Bit masks as feature flags
Like many languages, Swift offers enumeration as first-class type. An enumeration defines a new group type of related values and allows us to work with those values in a type-safe way.
Among other things, enumerations are great to represent sets of options.
Let’s take as example
UIViewAnimationOptions. This type describes the available options to animate an
UIView. You can combine these options, sometimes it is even mandatory.
In Objective-C, this type is defined as an enumeration. To combine multiple options together, you need to “pipe” them, aka using a bitwise OR.
However, in Swift this type is defined and used differently: it is a
struct conforming to the
OptionSet protocol, and you use it like a set.
Enumerations have one problem, you can only set one option at the time. This is the soul of an enumeration. The Objective-C version of
UIViewAnimationOptions is expressed in a hacky-way, hijacking the prime goal of the enumeration.
OptionSet was designed to solve this very problem: a set where you can set multiple options at the same time. Under the hood, OptionSet is represented as a bit field but presented as an operation set. Basically, OptionSet enables us to represent bitset types and perform easy bit masks and bitwise operations.
Conforming to OptionSet only requires to provide a
rawValue property of integer type. This type will be used as the underlying storage for the bit field. Indeed, integers are stored as a series of bits in memory. The size of the integer type will determine the maximum number of options you can define for your set to work accurately.
Int8 and will be able to represent up to 8 options accurately.
Each option represents a single bit of the
rawValue. In order to represent these options correctly, we need to assign ascending powers of two to each option: 1, 2, 4, 8, 16, etc.
Now when combining two or more options (aka bit mask), there is no overlapping.
OptionSet conforms to
SetAlgebra, meaning you can manipulate it with multiple mathematical set operations: insert, remove, contains, intersection, etc.
Bitwise left shifting
Integers are stored as bitfield. For example, using
Int8, the value 6 (decimal) or 0x40 (hexadecimal) is stored like so:
A common bitwise operation is left shifting, noted
Left shifting shift the digits to the left according to the offset specified and fill the right empty spaces with zeros. Shifting this bit pattern to the left from one position (
6 << 1) result in the number 12 (decimal):
Left shifting is equivalent to multiplication by powers of 2, regarding the offset. Shifting 6 from three positions (
6 << 3) result in the number 48 ($6 \times 2^3$).
Using left shifting is pretty common good practice when describing
OptionSet options ; just increase the shifting position and let the math do the rest.
Let’s look at a real-world example. Feature flags is a technique allowing to modify system behavior without changing code. They can help us to deliver new functionality to users rapidly and safely.
For example, you could be in the process of rewriting a part of your app to improve its efficiency. This work will take some time, probably multiple weeks, but you don’t want to impact your team, that will continue to work on other parts of the app. Branching is a no go, thanks to previous experiences of merging long-lived branches. Instead, the people working on that rewrite will use a specific feature flag to use the new implementation, while the other will continue to use the current one as usual.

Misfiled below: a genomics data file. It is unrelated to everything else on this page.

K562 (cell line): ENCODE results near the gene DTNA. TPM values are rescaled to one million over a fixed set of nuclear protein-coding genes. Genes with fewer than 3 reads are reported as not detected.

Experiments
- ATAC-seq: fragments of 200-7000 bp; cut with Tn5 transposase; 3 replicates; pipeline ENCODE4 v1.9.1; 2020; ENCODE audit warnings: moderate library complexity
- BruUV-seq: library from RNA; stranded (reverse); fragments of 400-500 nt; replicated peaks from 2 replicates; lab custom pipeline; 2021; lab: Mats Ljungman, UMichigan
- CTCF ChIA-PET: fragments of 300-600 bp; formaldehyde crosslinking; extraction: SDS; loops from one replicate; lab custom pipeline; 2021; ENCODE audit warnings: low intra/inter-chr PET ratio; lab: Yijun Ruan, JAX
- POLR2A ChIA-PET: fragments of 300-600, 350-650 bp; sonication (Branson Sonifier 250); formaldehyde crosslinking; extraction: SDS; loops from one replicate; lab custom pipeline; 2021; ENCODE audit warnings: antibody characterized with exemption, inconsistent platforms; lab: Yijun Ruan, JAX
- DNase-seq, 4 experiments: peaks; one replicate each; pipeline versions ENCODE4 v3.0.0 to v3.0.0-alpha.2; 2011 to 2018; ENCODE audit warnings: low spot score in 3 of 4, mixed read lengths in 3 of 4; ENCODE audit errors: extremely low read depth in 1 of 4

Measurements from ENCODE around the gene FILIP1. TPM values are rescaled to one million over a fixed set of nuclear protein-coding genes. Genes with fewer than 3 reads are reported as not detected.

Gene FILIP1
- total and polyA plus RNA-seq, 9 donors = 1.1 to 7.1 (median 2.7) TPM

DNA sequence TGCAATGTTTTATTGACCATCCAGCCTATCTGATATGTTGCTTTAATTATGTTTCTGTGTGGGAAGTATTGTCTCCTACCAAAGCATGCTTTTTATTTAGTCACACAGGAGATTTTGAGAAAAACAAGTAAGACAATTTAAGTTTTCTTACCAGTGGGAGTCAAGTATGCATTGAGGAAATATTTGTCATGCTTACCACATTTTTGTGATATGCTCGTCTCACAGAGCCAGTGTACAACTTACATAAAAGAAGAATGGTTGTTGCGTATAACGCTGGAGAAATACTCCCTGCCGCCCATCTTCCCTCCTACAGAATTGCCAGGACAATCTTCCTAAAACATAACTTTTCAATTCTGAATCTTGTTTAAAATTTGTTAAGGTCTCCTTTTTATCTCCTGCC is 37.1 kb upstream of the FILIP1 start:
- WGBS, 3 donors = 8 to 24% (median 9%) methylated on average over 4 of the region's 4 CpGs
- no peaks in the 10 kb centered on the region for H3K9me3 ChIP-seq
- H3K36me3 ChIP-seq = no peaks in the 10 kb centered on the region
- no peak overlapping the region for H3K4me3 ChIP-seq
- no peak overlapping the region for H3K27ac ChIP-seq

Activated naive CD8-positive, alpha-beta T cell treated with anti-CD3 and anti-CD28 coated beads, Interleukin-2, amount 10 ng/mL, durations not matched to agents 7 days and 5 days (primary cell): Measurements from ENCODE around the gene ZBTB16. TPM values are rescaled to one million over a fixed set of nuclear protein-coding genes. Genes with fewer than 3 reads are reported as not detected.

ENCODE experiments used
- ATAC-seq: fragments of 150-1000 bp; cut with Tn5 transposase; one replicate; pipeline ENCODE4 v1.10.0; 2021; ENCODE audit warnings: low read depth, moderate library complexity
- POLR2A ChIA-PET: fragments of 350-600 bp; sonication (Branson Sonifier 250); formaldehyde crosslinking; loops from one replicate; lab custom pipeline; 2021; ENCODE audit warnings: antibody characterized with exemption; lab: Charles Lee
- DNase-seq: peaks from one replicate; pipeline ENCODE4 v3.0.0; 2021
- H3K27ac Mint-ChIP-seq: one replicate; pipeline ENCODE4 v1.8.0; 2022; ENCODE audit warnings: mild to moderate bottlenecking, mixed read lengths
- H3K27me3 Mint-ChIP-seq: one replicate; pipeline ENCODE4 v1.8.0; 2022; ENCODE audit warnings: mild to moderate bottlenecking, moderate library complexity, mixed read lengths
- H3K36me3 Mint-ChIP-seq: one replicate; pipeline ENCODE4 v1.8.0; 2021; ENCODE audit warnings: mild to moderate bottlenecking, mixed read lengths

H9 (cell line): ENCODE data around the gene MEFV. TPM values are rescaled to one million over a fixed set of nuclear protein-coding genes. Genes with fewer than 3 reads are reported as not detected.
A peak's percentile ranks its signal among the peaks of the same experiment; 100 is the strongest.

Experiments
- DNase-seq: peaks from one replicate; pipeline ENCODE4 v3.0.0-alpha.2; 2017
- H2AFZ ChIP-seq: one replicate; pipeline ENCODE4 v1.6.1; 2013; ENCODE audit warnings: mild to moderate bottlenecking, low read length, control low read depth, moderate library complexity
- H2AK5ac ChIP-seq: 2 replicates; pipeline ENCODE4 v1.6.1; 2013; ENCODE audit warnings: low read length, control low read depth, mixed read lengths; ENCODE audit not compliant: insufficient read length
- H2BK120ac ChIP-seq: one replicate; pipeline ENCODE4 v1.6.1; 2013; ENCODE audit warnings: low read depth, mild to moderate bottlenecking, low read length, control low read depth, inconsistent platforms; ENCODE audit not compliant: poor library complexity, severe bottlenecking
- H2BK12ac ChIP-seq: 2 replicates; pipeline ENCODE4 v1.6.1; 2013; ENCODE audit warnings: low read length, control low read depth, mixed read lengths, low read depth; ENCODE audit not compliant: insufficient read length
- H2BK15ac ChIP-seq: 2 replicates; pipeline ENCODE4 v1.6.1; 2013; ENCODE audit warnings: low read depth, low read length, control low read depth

Canary deployment is another great benefit of feature flags. Say your rewrite is ready and you would like to test it in real conditions. However, you don’t want to deliver it to all of your users, and go back to the old implementation in case there is something wrong. With feature flags, you can only activate the new implementation for a small percentage of users.
Since WWDC 2017, Apple introduced “phased releases”, the ability to gradually release new versions of an application. However, with your own implementation of feature flags you get fine grained control over who is exposed to which feature and when. This is also useful when rolling out time based functionalities and need absolute control.
Feature flags can be implemented in many ways, but all of them will introduce additional complexity in your system. Our goal is to constrain this complexity by using a smart implementation.
Let’s see how
OptionSet can help us reduce this complexity.
Fundamentally, that’s all what we need.
Now, let’s say we want a particular combination of these flags, a feature groups. We can use the array notation like
UIView.AnimationOptions or we can take advantage of the capabilities offer by
OptionSet. We can add the following to our
FeatureFlags type, and use it like any other option.
Usually, you retrieve these flags from an API, where each flag is represented by a boolean value. This is where the magic of
OptionSet begin: instead of list of boolean flags, you can use a single integer value representing all your flags!
options now contains
feature7 ($1+32+64 = 97$).
You even can have several
FeatureFlags: a global one, one for each of your key functionalities, one specific to your user, etc. And of course, combine them!
One More Thing
OptionSet isn’t a collection. You can’t count them or iterate over them. However, since we only define them with integer values, we can improve the protocol to help us work with them.
all produces an instance of your type with all options, while
members computes the list of all options of a particular instance, practical to iterate.
Let’s update the conformance and add the new property to our type. We also add conformance to
CustomStringConvertible for debug purpose.
Let’s try with a set of examples.
Last updated on 15th September 2019